The clever country – five years on

A lot has changed in Australia in five years. Dominic Walsh revisits his presentation from Mumbrella360 2015 to gauge where Australia sits on the world's innovation stage.

Five years ago, I spoke at Mumbrella360 on why Australia “the lucky country” needs to become “the clever country”. At the time I was frustrated at Australia’s complacency when it comes to competing on the world stage as an innovations leader. We seemed to be relying on digging raw materials out of the ground rather than adding value and selling our thinking to the world. While we have seen some improvement since that time, I thought it was the right time to revisit those ideas and share some thoughts on how we can ensure the Australian economy is ready for a post-pandemic world.

Double down on technology

Technology is the new gold, that’s why Apple, Google and Amazon are the largest companies in the world. The question is: What is our next Atlassian and how are we using intellectual capital in Australia to commercialise our thinking and applying it to technology? Since the start of Covid-19, Australia Post has facilitated an additional $2.4 billion in e-commerce related deliveries. Overall, we have seen an 80% increase year on year on e-commerce transactions and remote working becoming the new normal. So, how can Australia leverage this moment in time? Virtual working, e-commerce, business process efficiency and seamless customer experience (CX) are just a few of the sweet spots.

Make China our friend not foe

Our relationship with China is currently at an all-time low. Yet, there is no denying that the freight train is not about to stop any time soon.  By 2022, it’s predicted that more than 550 million of China’s 730 million urban population will be considered middle class. In comparison, Australia’s 25 million population has 14.5 million middle class – which certainly puts the size of market opportunity in context. We’ve all seen businesses like A2 Milk and Blackmores benefit from China’s middle class. However, the landscape is changing rapidly and there’s a need for Australian business to understand the market, cultural and structural differences in China. Ecommerce is the norm for consumer goods in China – meaning channel innovation is absolutely ripe for opportunity.

Innovative customer experiences

According to a recent CBA report, customer factors are the number one driver of innovation in the Australian market. Building a customer experience with less friction is a key driver for future growth. If you need evidence to prove the value of a seamless customer experience just look at Amazon and its ability to lock customers into its eco-system. Amazon Prime demonstrates that a better experience can be achieved online through same day delivery rather than visiting a store. It’s great to see a home-grown company like Kogan emerging in the current climate. In financial services, Afterpay is re-inventing the model with interest-free loans and less paperwork.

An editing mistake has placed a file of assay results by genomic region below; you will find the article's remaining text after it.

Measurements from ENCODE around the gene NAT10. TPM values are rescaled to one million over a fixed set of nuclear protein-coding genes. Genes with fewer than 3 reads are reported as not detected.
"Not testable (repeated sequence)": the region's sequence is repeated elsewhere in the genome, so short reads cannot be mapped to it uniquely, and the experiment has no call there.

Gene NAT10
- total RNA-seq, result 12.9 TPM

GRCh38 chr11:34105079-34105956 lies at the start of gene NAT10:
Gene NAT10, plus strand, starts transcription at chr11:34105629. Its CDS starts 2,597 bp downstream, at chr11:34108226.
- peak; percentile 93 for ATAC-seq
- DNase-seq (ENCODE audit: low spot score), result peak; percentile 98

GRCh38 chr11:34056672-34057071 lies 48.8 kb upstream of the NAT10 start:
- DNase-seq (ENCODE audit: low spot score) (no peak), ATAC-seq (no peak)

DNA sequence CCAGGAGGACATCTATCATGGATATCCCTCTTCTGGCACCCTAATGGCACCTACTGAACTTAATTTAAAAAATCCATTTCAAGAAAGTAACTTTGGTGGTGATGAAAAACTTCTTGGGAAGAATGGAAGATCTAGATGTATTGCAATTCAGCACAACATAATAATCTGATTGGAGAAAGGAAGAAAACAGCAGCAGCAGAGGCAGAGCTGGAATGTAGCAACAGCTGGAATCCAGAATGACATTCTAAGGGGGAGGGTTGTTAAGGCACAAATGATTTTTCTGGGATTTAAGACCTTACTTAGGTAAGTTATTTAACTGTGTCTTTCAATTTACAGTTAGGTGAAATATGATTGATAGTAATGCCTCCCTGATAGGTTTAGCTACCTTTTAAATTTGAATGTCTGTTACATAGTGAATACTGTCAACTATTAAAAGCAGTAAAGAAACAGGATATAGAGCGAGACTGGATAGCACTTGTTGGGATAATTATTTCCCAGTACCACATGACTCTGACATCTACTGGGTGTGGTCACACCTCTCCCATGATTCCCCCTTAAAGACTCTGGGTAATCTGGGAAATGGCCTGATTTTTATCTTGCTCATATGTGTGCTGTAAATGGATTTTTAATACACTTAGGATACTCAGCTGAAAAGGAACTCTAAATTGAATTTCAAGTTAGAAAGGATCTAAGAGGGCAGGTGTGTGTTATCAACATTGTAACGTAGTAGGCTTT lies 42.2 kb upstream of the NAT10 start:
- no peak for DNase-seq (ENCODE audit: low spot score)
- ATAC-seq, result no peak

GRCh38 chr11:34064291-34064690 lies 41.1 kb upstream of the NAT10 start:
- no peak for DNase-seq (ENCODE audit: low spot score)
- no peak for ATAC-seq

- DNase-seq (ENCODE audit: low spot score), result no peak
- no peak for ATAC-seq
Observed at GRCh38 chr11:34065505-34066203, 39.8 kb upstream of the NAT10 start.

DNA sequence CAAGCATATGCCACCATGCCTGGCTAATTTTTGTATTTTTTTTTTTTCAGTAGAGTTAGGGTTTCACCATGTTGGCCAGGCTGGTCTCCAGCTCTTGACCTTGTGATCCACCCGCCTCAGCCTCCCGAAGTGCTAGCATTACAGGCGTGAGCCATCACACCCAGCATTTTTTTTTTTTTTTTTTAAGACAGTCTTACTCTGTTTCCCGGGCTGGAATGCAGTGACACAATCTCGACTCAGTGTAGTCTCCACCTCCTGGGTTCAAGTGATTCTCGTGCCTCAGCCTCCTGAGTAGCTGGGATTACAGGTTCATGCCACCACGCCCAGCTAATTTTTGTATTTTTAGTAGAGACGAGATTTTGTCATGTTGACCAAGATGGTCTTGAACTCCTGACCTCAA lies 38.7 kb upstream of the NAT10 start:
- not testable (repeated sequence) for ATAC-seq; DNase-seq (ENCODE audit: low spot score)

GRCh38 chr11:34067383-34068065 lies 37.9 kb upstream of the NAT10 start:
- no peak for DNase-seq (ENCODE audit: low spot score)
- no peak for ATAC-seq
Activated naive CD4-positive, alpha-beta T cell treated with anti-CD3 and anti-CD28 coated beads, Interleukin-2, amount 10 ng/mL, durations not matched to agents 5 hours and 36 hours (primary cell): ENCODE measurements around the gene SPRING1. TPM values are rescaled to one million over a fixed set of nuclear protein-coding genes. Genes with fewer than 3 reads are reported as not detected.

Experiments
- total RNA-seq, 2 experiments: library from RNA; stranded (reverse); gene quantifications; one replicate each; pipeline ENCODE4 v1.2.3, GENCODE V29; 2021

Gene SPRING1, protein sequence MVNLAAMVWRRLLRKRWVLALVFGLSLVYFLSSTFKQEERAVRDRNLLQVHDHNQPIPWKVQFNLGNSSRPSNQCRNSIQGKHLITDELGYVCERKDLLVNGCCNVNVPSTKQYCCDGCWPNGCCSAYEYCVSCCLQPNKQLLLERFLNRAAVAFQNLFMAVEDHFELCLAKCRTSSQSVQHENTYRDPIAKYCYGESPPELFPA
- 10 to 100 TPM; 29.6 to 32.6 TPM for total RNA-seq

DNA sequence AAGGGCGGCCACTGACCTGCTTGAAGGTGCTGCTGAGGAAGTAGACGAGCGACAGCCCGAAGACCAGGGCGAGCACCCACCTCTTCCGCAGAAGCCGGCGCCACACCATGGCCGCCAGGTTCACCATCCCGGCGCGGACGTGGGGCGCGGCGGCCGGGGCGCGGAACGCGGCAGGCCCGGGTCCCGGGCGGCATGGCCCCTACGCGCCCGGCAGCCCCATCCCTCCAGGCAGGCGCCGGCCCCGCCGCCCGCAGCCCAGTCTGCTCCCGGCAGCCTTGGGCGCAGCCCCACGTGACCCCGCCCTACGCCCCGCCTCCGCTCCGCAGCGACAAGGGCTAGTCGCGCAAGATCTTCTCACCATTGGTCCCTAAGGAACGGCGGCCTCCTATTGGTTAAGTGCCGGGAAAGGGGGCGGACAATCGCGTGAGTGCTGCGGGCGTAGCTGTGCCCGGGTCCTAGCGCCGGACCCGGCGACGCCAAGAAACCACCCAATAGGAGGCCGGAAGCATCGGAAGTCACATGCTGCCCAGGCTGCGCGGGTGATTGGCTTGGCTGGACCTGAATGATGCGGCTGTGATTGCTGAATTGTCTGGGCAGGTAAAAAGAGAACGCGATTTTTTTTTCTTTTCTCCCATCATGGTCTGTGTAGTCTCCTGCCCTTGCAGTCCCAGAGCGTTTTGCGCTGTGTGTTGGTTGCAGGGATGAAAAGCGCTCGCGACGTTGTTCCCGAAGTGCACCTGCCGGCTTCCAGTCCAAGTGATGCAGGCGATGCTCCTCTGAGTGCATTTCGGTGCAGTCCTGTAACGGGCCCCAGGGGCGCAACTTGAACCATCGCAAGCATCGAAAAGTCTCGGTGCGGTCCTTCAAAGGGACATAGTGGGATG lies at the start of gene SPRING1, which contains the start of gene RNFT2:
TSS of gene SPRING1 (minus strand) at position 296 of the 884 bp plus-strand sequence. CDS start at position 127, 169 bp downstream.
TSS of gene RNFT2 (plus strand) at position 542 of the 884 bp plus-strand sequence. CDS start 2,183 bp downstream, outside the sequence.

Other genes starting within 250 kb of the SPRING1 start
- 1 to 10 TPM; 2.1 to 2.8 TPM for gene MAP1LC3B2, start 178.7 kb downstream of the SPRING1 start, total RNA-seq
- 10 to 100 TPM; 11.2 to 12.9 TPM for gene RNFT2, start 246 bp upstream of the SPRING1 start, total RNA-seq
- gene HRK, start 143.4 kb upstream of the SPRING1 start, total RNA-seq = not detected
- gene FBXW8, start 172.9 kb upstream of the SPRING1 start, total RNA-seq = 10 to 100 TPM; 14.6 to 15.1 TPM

Using our natural assets for sustainability

It’s often been said that we are better placed than most countries in terms of natural resources. It’s why I find Oxford academic Kate Raworth’s theory on “Doughnut economics” so interesting – using the analogy of the circles in a doughnut as the boundaries from which to build a sustainable society. It’s how companies like Tesla are showing us that we need to think differently – rather than seeing themselves as a car company they see themselves as an alternative energy company. Surely, Australia could play a larger role in sustainable business: it not only makes environmental sense but is also proving to be good business sense.

Big D design

I’m a true believer in the power of innovative design to translate into business success. Apple and Dyson lead the way on product design, Google on usability design and Disney on experience design. Design is not simply about aesthetic – it’s about achieving a competitive point of difference and building shareholder value, something we refer to as Big D design. McKinsey have developed a highly insightful design index which demonstrates that companies with a top quartile design index score outperform other companies on growth, revenue and shareholder value. How can we leverage design further and take Australian companies to the world?

It’s time for the Future Country

In reality, we are a clever country. We have an education system that is the envy of the world and a history of inventing everything from antibiotics, bionic ears (Cochlear) and WiFi. As I mentioned in my speech five years ago we have the smarts as a country – we just need to commercialise that thinking and then take it to the world. A big part of this is about better collaboration between the different sectors of the Australian economy. If universities, banks, entrepreneurial businesses and government would simply join the dots we would be unstoppable. 

It’s time for the clever country to become the future country.

Dominic Walsh is managing partner of SMART.


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